Operating in the same space on Sixth Avenue since 1910, the historic Hermitage Hotel is the grande dame of Nashville’s luxury lodging options. As the state’s only AAA Five Diamond/Forbes Five Star hotel property, The Hermitage Hotel stands out in a crowded hospitality field. Its signature restaurant, Capitol Grille, is located in the German-style rathskellar in the basement of the gorgeous Beaux-Arts-style building and is beloved as one of the oldest restaurants in Tennessee.
In the face of constant downtown construction of towering new skyscraper hotels and boutique properties popping up in old office and bank buildings in the neighborhood around Printers Alley, how does The Hermitage Hotel manage to still stand out in this crowded field? Hotel General Manager Dee Patel chalks it up to a laser focus on the experience of the guest. “It boils down to attention to the details,” she explains. “We teach our employees grace and preach a culture and tradition of basic practices of civility. Whether you’re taking the time to prepare a guest’s meal or taking care of their guest room, we always want to be mindful and thoughtful of the idea of experiential service.”
That doesn’t mean that The Hermitage Hotel can rest on its laurels; indeed the staff always has an eye on what’s current. Director of Food and Beverage Tony Liartis recognizes that out-of-town guests and locals alike have plenty of choices. “More than a hundred restaurants have opened in Nashville in the past year, but we’ve proven that we can stand the test of time. Our chef looks at the new menu, the restaurant decor and even the tablescapes with an eye on today. We’re going to be current, but we’re not going to do something crazy.”
Dee concurs that it’s possible to be classic and current at the same time. “We’re always progressing year after year, and I enjoy seeing us continue to grow. When we work hard to add new elements to the guest rooms every year to upgrade the experience, it’s always lovely to hear from our loyal guests that they notice that we’ve added a new bathroom mirror with a television embedded in it or more pillow choices for the room or new device charging stations. Even though our most loyal guests will probably stay with us regardless, it’s nice that they notice. We try to be very thoughtful about what details we add so we can be approachable without being stuffy.”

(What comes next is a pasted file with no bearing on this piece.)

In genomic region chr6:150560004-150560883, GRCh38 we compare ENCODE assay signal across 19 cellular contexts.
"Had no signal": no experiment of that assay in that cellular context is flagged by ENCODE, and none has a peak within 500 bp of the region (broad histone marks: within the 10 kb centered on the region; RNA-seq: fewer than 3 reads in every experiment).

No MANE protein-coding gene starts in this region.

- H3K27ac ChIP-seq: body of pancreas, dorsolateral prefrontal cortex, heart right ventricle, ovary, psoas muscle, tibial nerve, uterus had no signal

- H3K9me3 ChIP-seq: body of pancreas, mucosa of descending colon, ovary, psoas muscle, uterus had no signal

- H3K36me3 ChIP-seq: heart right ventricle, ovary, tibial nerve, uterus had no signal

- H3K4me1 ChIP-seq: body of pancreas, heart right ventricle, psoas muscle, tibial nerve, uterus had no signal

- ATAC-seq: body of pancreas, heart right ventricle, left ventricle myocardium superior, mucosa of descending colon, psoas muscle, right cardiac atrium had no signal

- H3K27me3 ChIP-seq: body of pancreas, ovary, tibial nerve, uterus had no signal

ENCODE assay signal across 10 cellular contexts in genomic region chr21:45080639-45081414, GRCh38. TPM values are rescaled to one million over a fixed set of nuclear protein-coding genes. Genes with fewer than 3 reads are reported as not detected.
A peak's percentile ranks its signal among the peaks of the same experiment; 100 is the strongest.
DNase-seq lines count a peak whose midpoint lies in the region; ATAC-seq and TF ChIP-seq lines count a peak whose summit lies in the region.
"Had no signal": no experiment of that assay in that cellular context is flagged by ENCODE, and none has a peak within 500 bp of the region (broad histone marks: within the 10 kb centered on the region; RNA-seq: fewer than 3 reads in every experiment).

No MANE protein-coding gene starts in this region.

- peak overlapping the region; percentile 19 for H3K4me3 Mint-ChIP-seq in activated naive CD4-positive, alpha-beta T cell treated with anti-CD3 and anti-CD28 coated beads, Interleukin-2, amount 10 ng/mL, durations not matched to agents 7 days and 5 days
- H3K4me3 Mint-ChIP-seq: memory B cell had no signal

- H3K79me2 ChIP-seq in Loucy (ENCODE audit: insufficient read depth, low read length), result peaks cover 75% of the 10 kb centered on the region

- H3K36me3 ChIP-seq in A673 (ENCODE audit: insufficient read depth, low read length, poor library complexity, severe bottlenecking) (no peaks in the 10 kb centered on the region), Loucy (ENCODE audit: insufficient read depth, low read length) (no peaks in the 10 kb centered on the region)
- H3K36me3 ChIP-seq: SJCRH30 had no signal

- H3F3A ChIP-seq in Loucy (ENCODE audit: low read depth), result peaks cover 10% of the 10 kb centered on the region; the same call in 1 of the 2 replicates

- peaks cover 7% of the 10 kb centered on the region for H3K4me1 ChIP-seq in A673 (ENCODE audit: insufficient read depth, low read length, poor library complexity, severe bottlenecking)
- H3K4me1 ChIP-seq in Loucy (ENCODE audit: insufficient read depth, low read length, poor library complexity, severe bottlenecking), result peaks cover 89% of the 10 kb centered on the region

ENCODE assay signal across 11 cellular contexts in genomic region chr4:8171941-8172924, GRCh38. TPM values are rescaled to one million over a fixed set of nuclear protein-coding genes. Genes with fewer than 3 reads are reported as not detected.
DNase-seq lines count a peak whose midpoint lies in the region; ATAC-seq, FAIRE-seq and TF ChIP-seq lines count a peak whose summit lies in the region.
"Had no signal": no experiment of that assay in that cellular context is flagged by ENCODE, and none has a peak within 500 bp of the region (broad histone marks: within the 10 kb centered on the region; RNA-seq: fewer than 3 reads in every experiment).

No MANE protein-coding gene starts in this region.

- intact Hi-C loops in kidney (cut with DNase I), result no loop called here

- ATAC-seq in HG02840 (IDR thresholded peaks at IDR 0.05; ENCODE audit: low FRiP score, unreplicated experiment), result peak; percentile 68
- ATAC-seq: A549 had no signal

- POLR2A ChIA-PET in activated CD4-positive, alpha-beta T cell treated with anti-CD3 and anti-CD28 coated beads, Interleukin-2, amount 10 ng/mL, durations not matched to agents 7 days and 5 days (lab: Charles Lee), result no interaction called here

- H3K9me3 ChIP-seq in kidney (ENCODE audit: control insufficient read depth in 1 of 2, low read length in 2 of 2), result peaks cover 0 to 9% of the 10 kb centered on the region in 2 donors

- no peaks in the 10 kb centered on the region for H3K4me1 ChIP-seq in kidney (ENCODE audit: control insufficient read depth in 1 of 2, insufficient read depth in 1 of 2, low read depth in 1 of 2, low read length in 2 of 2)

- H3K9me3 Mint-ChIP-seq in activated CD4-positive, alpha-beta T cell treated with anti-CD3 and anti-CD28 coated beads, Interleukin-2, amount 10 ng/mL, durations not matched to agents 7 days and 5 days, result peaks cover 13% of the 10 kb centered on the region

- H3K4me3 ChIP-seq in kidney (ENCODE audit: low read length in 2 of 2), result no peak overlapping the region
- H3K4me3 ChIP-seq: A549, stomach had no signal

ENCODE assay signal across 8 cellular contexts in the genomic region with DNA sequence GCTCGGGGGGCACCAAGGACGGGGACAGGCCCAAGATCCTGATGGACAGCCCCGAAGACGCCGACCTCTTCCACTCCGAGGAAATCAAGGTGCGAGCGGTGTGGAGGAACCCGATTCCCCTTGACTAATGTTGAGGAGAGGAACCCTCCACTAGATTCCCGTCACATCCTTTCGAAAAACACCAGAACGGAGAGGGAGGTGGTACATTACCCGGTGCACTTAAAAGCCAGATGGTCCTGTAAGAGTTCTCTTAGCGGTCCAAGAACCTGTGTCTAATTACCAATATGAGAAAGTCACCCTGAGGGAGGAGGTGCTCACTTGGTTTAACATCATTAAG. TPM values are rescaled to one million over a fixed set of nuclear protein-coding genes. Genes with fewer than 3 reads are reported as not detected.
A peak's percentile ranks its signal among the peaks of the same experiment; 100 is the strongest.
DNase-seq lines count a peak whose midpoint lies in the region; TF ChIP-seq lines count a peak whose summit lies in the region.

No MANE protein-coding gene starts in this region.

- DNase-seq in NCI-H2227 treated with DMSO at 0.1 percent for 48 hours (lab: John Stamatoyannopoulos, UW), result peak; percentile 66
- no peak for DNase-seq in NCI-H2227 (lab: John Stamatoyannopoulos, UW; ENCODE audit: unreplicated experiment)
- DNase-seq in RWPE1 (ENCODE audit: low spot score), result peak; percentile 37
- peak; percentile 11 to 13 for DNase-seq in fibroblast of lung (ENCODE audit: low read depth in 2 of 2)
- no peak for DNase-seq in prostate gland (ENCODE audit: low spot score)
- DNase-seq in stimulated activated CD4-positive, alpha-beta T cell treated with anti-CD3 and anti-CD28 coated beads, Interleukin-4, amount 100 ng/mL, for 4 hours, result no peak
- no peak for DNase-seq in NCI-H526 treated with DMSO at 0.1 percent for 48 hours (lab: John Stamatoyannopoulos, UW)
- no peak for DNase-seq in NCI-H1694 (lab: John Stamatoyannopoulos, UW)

One important new detail that The Hermitage Hotel and Capitol Grille have added in the past year is new executive chef, Derek Brooks, who joined the team in December of 2017. Chef Brooks has worked in Michelin-starred kitchens and at luxury resorts across the country before moving to Nashville. A major reason that The Hermitage Hotel was able to lure Brooks to their kitchen was their relationship with The Land Trust for Tennessee and their joint venture operating an heirloom garden at The Land Trust for Tennessee’s historic 65-acre Glen Leven Farm tucked away off of Franklin Road just a few miles from the hotel.
“The menu speaks for itself,” exclaims Chef Brooks. “Locals and out-of-town guests expect to see the Southern classics like fried green tomatoes, Brunswick stew and the sweet onion bisque, but the access to the garden is what makes it truly special!” A full-time staff gardener works the two-acre plot most days, but much of the labor to plant, tend to and harvest the garden comes from volunteer staff from the hotel and restaurant. “Glen Leven really is a team effort,” explains Chef Brooks. “The team and I are there almost every day, and it’s beautiful to go out there and relax while thinking about what’s going to be coming out of the garden and how we can use it to delight our guests. I get to take our younger cooks out there to see where their produce comes from so that they appreciate it more. Knowing that you had a hand in growing something really makes you take better care of your ingredients.”